Racism and regret: Palestinians in the Galilee mull voting in Israel
The streets of Arraba on Monday are no different than any other day. And that’s what is strange.
In April, on the eve of the last, inconclusive parliamentary election, there was a buzz about this Palestinian town in northern Israel’s Galilee.
Campaigners for the Palestinian parties were urgently canvassing passers-by, thrusting leaflets into their hands. Five months later, they are noticeably absent.
There was also the question of boycott. Ahead of the last polls, the Palestinian community in Israel was locked into a ferocious debate about whether to participate in the elections at all. Now, the talk is muted.
That has left commentators scratching their heads as they attempt to predict how many Palestinian citizens of Israel will cast their vote on Tuesday.
“I have not decided if I will vote or not,” said Sami Ghaniam, who owns a cafe on the road out towards the neighbouring town of Sakhnin. “Because I have no hope that the situation will change.”
Palestinians in Israel make up around a fifth of the population but have, since the state’s violent creation in 1948, complained of discrimination and a lack of investment in their communities.
“We desperately need a better education system, there are sick people lying in hospital corridors and the public transportation here is dreadful,” Ghaniam said.
“Israel’s main enemy isn’t Hezbollah or Iran, it’s the rush hour. Millions are lost from the economy because of traffic.”
Centre of resistance
Traditionally, Arraba has been an epicentre of Palestinian political life and resistance.
In 1976, it saw the first Land Day demonstration, when Palestinian citizens of Israel protested en masse against Israel’s appropriation of land for military use and Jewish settlement.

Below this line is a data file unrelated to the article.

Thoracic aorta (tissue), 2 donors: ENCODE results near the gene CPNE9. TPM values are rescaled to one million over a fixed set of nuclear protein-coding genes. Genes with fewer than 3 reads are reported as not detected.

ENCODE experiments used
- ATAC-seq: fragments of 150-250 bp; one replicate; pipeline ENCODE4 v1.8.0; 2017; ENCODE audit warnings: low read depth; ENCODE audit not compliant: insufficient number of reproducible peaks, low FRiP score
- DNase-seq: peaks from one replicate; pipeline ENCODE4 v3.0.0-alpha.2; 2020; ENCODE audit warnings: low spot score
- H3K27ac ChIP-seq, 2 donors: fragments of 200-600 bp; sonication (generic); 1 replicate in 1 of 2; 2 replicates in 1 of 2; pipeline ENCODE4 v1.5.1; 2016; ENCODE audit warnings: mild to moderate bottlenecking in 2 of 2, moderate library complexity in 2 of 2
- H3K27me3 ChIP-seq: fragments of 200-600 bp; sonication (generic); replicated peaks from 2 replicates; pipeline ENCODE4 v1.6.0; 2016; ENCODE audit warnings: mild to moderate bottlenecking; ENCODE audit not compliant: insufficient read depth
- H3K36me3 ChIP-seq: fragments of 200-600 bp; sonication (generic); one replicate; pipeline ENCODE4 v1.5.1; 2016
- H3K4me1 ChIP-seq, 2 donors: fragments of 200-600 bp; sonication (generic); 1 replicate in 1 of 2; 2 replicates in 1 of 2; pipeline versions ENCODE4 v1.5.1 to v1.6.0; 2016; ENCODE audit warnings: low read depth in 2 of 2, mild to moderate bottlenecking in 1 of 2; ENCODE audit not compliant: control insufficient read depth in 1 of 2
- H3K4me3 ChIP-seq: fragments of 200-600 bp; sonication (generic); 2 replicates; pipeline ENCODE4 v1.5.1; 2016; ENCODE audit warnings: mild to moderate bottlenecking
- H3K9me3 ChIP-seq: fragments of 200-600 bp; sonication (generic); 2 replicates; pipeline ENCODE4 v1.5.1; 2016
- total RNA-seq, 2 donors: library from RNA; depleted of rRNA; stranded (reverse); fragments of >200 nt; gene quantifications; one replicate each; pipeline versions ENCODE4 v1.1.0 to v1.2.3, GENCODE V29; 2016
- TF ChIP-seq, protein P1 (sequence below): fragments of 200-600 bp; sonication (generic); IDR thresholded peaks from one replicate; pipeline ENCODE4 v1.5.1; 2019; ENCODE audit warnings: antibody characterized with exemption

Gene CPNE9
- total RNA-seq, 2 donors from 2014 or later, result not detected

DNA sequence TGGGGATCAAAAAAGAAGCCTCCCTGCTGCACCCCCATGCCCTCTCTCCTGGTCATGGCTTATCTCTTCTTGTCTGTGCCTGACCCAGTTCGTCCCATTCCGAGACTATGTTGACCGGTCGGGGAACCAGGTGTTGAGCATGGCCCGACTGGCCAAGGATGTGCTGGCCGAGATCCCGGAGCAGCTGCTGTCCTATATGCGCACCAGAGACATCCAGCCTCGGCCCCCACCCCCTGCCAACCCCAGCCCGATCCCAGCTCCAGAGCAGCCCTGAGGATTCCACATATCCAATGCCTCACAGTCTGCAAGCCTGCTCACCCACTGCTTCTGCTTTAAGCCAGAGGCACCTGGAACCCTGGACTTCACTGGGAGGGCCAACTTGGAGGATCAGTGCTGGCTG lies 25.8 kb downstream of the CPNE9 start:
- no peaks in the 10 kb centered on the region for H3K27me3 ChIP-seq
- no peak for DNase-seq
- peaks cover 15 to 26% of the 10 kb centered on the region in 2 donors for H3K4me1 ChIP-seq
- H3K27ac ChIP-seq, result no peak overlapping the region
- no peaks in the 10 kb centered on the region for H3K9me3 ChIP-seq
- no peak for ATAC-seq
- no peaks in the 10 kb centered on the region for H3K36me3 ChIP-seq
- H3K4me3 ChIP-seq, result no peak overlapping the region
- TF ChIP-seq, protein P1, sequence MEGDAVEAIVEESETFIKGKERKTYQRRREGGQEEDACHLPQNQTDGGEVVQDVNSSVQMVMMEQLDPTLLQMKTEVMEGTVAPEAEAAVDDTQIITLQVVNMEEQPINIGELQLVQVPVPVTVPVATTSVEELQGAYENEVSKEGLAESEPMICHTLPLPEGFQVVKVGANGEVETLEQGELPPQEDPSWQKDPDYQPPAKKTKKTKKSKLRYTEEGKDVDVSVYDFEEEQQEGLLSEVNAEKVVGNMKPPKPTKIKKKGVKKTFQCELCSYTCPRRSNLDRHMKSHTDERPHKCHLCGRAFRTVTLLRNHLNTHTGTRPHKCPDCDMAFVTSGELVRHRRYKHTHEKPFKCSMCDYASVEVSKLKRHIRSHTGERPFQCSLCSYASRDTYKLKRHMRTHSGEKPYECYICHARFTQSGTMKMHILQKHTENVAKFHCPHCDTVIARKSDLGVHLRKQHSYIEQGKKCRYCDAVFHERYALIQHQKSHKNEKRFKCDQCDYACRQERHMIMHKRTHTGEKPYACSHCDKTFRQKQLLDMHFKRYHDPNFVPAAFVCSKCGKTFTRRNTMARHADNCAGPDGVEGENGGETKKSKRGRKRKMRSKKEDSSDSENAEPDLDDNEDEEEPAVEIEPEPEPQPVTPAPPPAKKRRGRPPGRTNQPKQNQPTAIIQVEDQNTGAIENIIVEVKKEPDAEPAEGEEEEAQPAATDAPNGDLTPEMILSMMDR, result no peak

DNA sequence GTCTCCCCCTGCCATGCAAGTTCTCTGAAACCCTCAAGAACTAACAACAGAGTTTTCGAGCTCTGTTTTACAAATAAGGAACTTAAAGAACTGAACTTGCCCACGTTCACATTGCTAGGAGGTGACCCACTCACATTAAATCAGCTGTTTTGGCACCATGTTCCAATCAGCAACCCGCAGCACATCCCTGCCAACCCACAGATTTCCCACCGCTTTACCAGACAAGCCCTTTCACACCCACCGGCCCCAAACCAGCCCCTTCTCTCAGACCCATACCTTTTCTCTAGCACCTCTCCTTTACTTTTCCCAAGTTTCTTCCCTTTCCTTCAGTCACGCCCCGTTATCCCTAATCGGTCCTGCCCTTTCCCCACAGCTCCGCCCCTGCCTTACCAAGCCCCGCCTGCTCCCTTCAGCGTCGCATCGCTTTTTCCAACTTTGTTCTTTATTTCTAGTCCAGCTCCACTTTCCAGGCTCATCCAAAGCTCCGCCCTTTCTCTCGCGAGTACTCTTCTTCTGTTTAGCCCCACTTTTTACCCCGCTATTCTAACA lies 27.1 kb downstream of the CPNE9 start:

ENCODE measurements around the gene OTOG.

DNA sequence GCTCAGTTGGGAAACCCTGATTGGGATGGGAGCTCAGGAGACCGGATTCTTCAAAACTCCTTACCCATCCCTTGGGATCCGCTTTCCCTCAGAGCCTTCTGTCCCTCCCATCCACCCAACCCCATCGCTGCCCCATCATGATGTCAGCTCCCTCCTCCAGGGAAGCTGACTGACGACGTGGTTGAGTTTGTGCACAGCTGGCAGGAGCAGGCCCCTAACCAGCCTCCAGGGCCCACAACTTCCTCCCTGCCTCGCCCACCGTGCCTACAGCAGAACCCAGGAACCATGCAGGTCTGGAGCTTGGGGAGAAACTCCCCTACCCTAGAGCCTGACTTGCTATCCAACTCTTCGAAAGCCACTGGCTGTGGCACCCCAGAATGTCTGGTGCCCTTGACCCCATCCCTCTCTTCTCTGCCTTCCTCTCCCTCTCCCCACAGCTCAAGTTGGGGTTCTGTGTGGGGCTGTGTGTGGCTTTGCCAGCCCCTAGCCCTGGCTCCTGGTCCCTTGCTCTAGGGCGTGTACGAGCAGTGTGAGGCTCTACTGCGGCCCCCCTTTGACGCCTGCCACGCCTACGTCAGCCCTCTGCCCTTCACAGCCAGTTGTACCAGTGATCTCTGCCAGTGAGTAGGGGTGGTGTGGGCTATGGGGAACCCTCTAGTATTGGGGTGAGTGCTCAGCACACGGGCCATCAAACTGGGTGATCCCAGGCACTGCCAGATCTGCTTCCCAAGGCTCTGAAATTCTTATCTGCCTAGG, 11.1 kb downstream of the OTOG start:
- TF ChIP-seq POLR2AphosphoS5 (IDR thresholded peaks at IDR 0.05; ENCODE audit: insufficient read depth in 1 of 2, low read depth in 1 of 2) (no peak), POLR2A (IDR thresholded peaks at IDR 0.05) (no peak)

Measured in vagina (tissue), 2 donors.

Four protesters were killed by Israeli forces in the Galilee, three of them women, and Land Day demonstrations have been held annually since.
The town is also a communist stronghold. The hammer and sickle can be found spray-painted in its alleyways from time to time.
Down the end of one such alleyway sits Hatim Kanaaneh, 82, a retired doctor and one of Arraba’s most prominent intellectuals. He says he’s voting, and urges other Palestinians to do so too.
“We are evidence there is a problem in Israel," he tells MEE in his garden.
By being in the parliament, Kanaaneh argues, Palestinians can have a voice, even if they are not an effective legislative force.
Israel’s parliament, the Knesset, can be a platform from which Palestinians can force the international community into pressuring Israel to address the community’s concerns, he says.
“Israel’s claim to democracy is what empowers us, to some extent,” he says.
The doctor notes that Israel is able to ignore Palestinian refugees in neighbouring countries and suppress Palestinians in the occupied West Bank and Gaza with its military might.
“The only community it doesn’t know how to deal with are the Palestinians in Israel,” he says. “I think we have to use the power not available to others.”
Kanaaneh predicts the Joint List, the slate on which the four main Palestinian parties are running together, will take 15 seats this time – five more than the parties won in April.
That’s certainly on the optimistic side, with polls predicting that it will take between 10 and 11 of the Knesset’s 120 seats.
What the Palestinian MPs do once in parliament, however, is also contentious.
'It would be a mixed blessing if any Zionist party tries to negotiate with our boys and girls'
- Hatim Kanaaneh, intellectual